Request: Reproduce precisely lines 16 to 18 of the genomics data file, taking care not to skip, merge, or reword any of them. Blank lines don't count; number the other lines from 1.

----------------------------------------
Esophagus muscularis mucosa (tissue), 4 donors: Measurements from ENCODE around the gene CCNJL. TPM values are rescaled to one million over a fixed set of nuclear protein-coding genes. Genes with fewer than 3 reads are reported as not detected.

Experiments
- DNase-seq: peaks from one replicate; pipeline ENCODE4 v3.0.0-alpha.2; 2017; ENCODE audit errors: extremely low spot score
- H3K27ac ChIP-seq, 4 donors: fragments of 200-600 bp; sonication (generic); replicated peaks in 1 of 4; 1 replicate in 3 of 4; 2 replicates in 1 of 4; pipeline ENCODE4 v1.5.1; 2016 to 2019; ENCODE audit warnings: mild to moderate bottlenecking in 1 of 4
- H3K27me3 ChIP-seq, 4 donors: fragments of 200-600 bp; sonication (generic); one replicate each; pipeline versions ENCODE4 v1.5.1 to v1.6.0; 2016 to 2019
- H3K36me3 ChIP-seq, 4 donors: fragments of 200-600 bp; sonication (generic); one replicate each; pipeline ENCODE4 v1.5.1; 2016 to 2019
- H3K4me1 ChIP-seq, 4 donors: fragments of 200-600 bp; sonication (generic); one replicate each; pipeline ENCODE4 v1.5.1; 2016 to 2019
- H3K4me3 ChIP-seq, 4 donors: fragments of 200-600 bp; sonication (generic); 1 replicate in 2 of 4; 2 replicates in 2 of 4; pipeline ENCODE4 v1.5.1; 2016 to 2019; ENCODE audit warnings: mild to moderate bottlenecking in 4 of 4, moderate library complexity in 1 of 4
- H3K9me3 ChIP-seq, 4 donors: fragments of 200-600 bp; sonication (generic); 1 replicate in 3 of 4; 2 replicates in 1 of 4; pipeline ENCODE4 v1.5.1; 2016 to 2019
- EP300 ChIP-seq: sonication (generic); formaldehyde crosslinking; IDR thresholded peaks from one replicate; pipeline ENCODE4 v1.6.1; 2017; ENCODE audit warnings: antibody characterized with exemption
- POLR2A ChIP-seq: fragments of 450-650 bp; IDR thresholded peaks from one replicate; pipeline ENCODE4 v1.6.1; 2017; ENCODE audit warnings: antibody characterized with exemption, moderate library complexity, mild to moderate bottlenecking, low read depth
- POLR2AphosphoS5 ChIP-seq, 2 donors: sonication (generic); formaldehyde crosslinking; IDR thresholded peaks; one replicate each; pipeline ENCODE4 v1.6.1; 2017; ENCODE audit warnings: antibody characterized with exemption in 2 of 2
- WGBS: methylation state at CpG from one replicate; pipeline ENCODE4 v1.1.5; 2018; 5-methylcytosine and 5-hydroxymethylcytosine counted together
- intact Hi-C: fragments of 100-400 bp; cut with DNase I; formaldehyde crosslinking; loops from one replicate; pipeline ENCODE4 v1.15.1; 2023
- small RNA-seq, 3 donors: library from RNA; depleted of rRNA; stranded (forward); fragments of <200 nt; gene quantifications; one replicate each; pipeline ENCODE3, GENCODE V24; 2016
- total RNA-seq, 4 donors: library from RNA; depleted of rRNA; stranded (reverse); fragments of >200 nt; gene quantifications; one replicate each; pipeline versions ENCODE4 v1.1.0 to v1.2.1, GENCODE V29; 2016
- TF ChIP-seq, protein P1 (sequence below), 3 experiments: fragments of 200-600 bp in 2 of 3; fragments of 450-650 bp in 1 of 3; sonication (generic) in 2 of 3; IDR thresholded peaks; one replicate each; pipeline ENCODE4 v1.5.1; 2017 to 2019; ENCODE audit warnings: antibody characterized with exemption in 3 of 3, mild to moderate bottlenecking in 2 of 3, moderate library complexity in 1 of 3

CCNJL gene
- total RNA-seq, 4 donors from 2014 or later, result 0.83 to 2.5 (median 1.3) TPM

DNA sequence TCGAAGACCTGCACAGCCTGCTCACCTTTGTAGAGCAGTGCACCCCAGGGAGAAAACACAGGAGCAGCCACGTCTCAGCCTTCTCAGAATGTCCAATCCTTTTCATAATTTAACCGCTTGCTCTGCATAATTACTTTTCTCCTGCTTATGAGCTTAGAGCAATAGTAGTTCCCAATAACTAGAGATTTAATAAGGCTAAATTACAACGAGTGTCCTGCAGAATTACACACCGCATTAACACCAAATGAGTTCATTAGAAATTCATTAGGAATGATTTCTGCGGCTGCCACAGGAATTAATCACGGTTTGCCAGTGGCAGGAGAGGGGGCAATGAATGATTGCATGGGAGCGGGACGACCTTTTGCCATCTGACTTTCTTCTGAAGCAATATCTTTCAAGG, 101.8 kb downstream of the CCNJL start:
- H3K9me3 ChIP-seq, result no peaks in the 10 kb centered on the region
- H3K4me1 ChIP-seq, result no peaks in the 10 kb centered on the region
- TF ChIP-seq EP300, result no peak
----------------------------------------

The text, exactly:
- total RNA-seq, 4 donors: library from RNA; depleted of rRNA; stranded (reverse); fragments of >200 nt; gene quantifications; one replicate each; pipeline versions ENCODE4 v1.1.0 to v1.2.1, GENCODE V29; 2016
- TF ChIP-seq, protein P1 (sequence below), 3 experiments: fragments of 200-600 bp in 2 of 3; fragments of 450-650 bp in 1 of 3; sonication (generic) in 2 of 3; IDR thresholded peaks; one replicate each; pipeline ENCODE4 v1.5.1; 2017 to 2019; ENCODE audit warnings: antibody characterized with exemption in 3 of 3, mild to moderate bottlenecking in 2 of 3, moderate library complexity in 1 of 3

CCNJL gene